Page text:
Archive for September, 2011

Artist Spotlight: Sam Doyle (American, 1906–1985)

The Gibbes has an amazing collection of 10,000 objects. With so many objects and only so much gallery space, at any given time, the vast majority of our collection remains safely tucked away in storage. But that doesn’t mean we can’t share it online! This post is one in what will be a series of artist spotlights, highlighting a variety of treasures from the Gibbes collection.

In honor of this summer’s focus on vernacular art (see my last post from July), I have chosen to spotlight South Carolina artist Sam Doyle (1906–1985). Doyle was an African-American vernacular artist from St. Helena Island, near Beaufort, and he found artistic inspiration within his community. Settled by the descendants of African American slaves after the Civil War, the residents of St. Helena Island remained largely secluded from the mainland through the mid-twentieth century. This isolation allowed residents to preserve many of the folk traditions rooted in their African heritage. Elements of Gullah culture, oral histories of Southern slavery, and Christian iconography greatly influence Doyle’s work. He is best known for his portraits which most frequently portray significant figures living on St. Helena Island. Using found objects, such as sheets of tin roofing or wood paneling as his canvas, Doyle created full-body portraits that often include text describing the subject’s importance to local culture. The Gibbes owns four paintings by Doyle, three of which you can see above.

And if you like Sam Doyle’s work, you should also check out our current exhibition in the Main Gallery, The Creative Spirit: Vernacular Art from the Gadsden Arts Center. It features work by artists who, like Doyle, are self-taught and live in the rural south. The exhibition closes on October 16, so you have a few more weeks to get here. Godzilla will be waiting!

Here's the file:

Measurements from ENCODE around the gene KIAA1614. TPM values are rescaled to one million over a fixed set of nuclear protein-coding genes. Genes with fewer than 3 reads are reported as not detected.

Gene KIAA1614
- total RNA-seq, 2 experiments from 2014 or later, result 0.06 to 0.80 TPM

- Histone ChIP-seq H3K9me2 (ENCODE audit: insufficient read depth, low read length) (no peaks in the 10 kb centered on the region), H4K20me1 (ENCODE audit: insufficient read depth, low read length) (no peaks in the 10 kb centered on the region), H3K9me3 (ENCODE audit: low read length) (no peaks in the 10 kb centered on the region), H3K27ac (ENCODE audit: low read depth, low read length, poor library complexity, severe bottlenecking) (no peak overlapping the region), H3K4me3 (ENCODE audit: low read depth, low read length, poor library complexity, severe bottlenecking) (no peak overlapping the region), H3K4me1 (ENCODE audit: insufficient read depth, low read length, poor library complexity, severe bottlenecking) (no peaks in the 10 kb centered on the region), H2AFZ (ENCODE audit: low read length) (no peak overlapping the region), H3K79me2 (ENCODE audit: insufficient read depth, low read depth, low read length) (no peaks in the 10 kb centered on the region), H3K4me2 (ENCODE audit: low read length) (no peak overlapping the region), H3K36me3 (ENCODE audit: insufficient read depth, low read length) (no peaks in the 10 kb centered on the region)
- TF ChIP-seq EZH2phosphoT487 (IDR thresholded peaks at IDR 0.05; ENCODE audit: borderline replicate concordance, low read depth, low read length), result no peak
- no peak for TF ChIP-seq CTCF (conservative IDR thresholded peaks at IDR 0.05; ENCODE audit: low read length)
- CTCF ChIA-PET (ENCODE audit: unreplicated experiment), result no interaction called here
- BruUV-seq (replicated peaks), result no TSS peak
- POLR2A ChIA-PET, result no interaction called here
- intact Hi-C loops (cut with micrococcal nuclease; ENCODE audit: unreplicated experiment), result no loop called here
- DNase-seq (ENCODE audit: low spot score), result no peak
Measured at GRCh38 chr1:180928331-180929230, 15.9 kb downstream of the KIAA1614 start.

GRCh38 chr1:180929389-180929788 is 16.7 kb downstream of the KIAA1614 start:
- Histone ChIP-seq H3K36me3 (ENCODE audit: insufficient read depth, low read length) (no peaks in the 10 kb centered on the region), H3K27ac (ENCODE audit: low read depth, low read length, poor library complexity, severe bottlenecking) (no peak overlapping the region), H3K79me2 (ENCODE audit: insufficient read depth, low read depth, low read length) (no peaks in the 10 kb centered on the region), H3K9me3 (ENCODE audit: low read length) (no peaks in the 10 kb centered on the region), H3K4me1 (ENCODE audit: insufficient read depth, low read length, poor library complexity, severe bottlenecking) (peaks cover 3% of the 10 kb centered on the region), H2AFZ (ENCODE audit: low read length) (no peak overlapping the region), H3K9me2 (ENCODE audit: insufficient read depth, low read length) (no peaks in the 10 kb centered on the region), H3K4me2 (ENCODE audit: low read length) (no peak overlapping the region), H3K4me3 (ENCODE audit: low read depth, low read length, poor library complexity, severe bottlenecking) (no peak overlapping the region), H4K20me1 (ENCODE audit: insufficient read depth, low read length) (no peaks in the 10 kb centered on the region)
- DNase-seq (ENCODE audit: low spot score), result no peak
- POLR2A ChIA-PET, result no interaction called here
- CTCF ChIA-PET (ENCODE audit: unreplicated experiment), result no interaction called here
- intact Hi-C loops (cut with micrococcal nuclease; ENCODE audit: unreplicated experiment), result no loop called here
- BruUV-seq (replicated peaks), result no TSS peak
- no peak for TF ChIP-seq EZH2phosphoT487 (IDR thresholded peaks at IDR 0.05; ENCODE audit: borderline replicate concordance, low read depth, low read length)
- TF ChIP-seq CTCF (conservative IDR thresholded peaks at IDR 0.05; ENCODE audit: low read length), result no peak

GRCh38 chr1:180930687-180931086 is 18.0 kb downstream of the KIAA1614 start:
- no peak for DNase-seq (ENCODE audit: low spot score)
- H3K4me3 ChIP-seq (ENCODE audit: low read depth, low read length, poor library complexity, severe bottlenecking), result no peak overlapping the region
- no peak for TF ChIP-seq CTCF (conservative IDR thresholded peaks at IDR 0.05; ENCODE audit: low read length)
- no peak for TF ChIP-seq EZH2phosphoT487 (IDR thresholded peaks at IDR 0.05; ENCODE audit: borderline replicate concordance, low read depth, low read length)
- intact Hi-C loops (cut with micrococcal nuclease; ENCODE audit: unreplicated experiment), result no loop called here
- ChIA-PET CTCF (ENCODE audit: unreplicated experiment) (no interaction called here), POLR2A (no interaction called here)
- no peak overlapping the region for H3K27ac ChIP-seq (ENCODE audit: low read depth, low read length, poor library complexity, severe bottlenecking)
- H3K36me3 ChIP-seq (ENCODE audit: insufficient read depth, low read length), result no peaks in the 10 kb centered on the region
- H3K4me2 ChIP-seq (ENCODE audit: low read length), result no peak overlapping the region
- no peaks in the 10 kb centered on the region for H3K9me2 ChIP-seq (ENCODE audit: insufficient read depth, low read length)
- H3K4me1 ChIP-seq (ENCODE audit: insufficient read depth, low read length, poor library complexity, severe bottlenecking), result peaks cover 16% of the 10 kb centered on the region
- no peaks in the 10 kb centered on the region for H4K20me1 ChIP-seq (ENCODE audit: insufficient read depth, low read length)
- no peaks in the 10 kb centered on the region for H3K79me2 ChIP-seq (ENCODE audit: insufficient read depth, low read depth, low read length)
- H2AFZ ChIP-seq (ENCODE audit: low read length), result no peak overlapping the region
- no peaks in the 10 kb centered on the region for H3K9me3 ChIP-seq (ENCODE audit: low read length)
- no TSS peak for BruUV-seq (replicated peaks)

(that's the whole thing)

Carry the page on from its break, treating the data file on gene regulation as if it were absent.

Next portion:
Pam Wall, Curator of Exhibitions, Gibbes Museum of Art

The Globb: Our Nameless Blog

Untitled, 1950, by Merton Daniel Simpson (American, b. 1928)

Untitled, 1950, by Merton Daniel Simpson (American, b. 1928)

Whether you are a loyal blog follower or joining us for the first time, it is clear by your attention that you are a fan of the Gibbes Museum. In reading this blog, even this exact post, you must have realized by now that our untitled blog needs a name of its own!

As you may recall, we invited you to join our Face Lift: Caption This! contest last fall. With September already underway, we would like to again invite you to use your wit and creativity by indulging in our newest challenge. The Gibbes Blog has been consistently growing since its launch in 2008. It has been our goal for the blog to be an active place for visitors, curators, staff, and friends to continually build their relationship with the museum and the larger art community.

Perhaps a play on words comes to mind, or perhaps this blog means something specific to you. Either way, we would love to hear about it! Starting on Friday, September 16, we will be accepting entries to Blank Canvas Blog contest. Your suggested title should be clever and relevant, yet short, as any title should be.

We look forward to seeing what your creative minds produce! Follow the rules below and let the games begin!

Contest Rules:
1. The Blank Canvas Blog contest begins September 16, 2011 and ends at 11:59pm on Friday, September 30, 2011.

2. Entrants represent and warrant that their submission is their original work, it has not been copied from others, and it does not violate the rights of any other person or entry.

3. By submitting a title in the Blank Canvas Blog contest, you authorize the Gibbes Museum and/or others authorized by the Gibbes Museum the right to edit, adapt, and modify the submission. Each entrant releases and discharges the Gibbes Museum, any party associated with the development or administration of the Contest, their employees, agents or representatives from any and all liability in connection with the contest, including without limitation, legal claims, costs, injuries, losses or damages, demand or actions of any kind.

4. Subject to all federal, state, and local laws and regulations. Void outside the 50 United States and the District of Columbia, and where prohibited.